Last night was pretty eventful. An otherwise pointless station services disruption fleet ended with a Loki kill and we got ourselves an old-fashioned POS shoot that gave ample opportunities to toy around with field-of-vision settings. Oh, and the enemy lost their capital system and it's infrastructure despite their best efforts.
This was the first major battle that I've participated in where the enemy coalition threw everything they could spare at us. Their appearance was heralded by a bombing run. But instead of targeting our Dominixes that would take full damage from bombs (and probably lose some drones), they hit us, the logistics ships.
Killing the healers first is a sound tactic in any MMO, and Eve is not an exception. If we go down, the Dominixes would follow and let the break through and hit our other forces that are doing the actual capturing. But they chose the wrong tool for the job.
Logistics ships are cruisers, so when the bombs blow up near them, they have a higher chance of avoiding the shrapnel and various energies that spew forth from the bomb. So unlike battleships, they do not take full damage. Also, T2 ships like my Oneiros have higher resists by default than T1 ships and
our standard fittings include a bunch of resistance modules to amplify them even further. So while all that electromagnetic damage did take down our shields, it barely smudged our armor. We were able to take that kind of damage all day.
The real threat was the enemy fleet, though. Unlike the indiscriminate bombs, they can focus fire and take down any single target. But since our logistics ships were still operational, we in turn could direct the fleet's entire repair capability to that single target. And that in turn means that if the fleets are otherwise evenly matched, the more coordinated fleet is going to win. Especially a fleet that has more firepower than defensive capability, the key to victory is to switch targets quickly and destroy them before their logistics reacts. We almost lost an Armageddon because the enemy switched from a pair of heavily damaged Dominixes to the Armageddon. By the time we got enough remote repairers on him, he was at 2% structure.
But something had to give, and it turns out it was the server. Even with Time Dilation, the server couldn't keep up with over 500 people fighting and our clients started desynchronizing from the server. You could still see and try to give commands, but either the commands did not go through or your client couldn't display their effects. Chat did still work, though. So I tried to warp to a safe POS several times, and eventually others reported that I had left the battle. I logged out, logged back in and rejoined the battle.
But unlike in WoW where a disconnected player is simply shown as offline in the raid group, in Eve the server will drop any disconnected people off the fleet and any associated communication channels. It will also forget any fleet-specific settings in the UI, like the watch list. But it's still better than staying desynced.
When I got back, the fighting was still ongoing. We had been reinforced by an allied fleet of Drake battlecruisers who promptly got themselves bombed. In addition to coordination issues, we had separate doctrines: They focused on shields while we focused on armor. So either party could not fully support the other. Which was unfortunate, because they got bombed by the enemy soon afterwards.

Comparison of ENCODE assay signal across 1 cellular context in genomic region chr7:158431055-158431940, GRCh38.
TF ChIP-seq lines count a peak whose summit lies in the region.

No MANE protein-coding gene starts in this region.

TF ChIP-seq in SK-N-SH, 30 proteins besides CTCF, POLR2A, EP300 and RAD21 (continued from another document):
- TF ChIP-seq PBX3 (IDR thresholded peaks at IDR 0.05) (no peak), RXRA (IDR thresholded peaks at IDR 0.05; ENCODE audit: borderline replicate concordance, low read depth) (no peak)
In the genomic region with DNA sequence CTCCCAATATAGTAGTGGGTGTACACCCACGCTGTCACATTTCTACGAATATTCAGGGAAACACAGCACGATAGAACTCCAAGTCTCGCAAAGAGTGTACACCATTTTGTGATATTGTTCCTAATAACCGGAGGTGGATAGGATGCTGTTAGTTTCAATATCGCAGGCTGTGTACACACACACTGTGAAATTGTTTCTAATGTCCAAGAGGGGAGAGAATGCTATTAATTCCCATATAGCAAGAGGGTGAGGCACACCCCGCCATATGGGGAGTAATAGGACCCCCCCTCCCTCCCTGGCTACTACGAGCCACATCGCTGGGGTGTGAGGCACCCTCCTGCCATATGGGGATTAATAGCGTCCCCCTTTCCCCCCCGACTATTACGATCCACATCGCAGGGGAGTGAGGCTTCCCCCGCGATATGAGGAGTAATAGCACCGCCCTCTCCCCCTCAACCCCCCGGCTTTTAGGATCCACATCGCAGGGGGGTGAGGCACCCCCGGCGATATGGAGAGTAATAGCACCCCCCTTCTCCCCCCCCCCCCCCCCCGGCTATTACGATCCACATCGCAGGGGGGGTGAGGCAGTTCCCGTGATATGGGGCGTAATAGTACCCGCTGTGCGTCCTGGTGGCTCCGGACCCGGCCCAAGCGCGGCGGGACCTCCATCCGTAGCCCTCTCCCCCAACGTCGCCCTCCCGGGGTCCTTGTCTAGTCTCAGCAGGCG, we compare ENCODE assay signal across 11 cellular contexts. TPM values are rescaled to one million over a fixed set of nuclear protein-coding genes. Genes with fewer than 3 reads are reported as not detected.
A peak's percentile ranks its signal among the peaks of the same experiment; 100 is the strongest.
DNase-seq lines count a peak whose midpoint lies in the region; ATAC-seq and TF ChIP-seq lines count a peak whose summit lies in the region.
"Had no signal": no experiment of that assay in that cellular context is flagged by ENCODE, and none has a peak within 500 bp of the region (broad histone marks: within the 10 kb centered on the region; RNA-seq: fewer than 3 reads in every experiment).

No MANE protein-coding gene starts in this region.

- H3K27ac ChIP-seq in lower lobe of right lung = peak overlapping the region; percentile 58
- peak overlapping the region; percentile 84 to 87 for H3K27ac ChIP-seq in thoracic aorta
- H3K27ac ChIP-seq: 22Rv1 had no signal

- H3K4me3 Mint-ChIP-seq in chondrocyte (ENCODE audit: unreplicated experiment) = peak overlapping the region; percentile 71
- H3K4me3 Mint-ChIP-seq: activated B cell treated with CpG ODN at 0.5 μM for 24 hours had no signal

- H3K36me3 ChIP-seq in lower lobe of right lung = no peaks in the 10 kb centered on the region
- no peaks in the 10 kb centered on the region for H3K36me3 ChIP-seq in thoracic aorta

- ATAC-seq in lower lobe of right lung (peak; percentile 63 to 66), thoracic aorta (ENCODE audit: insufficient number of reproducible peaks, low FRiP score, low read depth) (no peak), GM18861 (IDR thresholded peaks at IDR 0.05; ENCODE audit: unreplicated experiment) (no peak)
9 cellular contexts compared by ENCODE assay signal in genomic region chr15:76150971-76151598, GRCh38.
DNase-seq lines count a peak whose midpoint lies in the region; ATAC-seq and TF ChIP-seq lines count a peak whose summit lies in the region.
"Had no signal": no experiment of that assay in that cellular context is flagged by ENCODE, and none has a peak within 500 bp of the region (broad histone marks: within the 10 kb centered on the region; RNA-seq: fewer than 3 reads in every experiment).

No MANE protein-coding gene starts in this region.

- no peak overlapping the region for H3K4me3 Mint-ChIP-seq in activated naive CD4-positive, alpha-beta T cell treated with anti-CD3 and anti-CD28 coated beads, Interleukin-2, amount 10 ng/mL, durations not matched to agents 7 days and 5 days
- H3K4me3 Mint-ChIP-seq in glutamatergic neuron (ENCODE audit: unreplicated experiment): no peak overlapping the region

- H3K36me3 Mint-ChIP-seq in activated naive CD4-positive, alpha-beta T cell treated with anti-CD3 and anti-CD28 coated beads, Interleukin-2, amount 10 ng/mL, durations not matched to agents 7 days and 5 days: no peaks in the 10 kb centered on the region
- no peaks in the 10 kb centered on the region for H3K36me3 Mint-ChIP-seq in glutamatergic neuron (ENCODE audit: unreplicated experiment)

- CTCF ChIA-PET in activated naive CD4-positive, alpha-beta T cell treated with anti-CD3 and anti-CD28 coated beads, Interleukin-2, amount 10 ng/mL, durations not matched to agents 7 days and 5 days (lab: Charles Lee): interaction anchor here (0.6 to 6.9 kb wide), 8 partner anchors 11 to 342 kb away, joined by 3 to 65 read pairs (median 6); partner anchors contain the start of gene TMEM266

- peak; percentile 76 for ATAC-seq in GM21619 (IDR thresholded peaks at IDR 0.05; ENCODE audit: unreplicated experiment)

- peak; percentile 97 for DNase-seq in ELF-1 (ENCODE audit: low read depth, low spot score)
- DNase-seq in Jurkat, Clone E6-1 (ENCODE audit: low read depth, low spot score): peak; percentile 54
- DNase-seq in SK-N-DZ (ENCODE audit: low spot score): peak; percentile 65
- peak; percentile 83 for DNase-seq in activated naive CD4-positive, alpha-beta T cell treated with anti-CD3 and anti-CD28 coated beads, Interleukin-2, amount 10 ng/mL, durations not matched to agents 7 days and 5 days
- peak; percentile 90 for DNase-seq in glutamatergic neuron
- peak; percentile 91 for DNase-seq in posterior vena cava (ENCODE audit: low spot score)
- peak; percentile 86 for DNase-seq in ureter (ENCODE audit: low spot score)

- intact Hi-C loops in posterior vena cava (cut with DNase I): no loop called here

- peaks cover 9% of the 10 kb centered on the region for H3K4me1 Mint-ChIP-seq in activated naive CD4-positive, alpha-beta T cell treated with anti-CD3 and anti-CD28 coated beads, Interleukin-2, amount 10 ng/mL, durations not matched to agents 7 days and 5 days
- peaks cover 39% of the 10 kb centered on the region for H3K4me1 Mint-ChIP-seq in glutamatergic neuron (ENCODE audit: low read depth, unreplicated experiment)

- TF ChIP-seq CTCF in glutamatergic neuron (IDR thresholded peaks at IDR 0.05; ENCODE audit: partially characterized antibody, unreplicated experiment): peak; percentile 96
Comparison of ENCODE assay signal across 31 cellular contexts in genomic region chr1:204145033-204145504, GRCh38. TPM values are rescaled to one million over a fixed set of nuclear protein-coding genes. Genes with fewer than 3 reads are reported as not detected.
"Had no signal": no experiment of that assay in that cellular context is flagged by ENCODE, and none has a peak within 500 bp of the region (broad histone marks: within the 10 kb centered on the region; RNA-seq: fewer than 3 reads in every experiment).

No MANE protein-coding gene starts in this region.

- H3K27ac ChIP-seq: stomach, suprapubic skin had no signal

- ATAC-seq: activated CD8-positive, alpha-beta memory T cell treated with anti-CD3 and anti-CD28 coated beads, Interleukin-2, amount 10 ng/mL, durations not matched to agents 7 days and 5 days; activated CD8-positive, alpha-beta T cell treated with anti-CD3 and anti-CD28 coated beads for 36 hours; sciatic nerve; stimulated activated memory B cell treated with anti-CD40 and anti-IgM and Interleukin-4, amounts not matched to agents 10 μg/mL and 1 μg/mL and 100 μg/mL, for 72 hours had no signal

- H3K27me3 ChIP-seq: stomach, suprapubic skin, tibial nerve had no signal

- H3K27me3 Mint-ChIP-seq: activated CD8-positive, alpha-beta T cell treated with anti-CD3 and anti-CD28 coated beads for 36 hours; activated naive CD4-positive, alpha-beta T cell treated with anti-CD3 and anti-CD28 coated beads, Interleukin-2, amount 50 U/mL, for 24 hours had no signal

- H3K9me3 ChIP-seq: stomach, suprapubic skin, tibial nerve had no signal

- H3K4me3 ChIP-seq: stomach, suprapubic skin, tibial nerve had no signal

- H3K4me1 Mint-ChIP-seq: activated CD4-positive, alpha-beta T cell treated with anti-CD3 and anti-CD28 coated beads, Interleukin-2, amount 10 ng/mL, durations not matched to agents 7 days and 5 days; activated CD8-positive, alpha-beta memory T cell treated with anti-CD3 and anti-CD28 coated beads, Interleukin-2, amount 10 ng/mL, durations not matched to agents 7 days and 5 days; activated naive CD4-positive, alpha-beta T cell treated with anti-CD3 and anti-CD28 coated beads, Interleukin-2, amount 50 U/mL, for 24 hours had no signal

After that, the battle quieted down somewhat. The enemy only had a handful of scouts in the field, and our fleet was still blockading the station. While we were at it, our other forces had hacked a lot of command nodes; Their Territorial Control Unit was 90% compromised and their Infrastructure Hub was at 75%.
The enemey made an another attempt to break out, but they undocked literally at the moment when their Territorial Control Unit went down. With it gone, they lost the Capital System bonus to their defensive index, so the remaining hacks for the Infrastructure Hub and the station itself would go much, much faster for us. Their battlecruisers with battleship-sized weapons did pack quite a punch, and managed to knock out two of our Dominixes during their escape.
But their breakout was too little, too late. The TCU was gone, the IHub would soon follow, and so would the station. I took advantage of the lull and surveyed the battlefield for anything interesting. And sure enough, someone had left behind some hull repair drones. With those, I could patch up our mascot Armageddon and anyone else who had structure damage.
The enemy did return, but they were caught at the edges of our warp disruption bubbles. This time they tried to focus fire our logistics cruisers down at the same time as they bombed us and any Dominixes that were too close to us. But their numbers were dwindling, and you can only send entire fleets to the fray a certain number of times before you run out. Especially when you cannot repair at your home station anymore. Alas, my newly-acquired hull repair drones were among the casualties and I only managed to save one of them. But the mascot Armageddon was still in one piece.
Eventually the Infrastructure Hub went down as well, and it took with it all of the upgrades it had, worth billions. A few stragglers hadn't gotten the memo about their home system not being theirs anymore, so we shot them while we waited for a relief force. Most of the enemy had left the system, so we met the relief force halfway. There was one more attempt in bombing our fleet, but they simply did not have enough bombers and bomber pilots left to do enough damage. We went back to the enemy's (former) home system and I logged off at a safe POS.
I joined a convoy fleet next morning to got my ship out of the battleground in one piece. During the night, our relief force had forced the station into freeport mode, so I doubt that the enemy had any fight left in them. #eveonline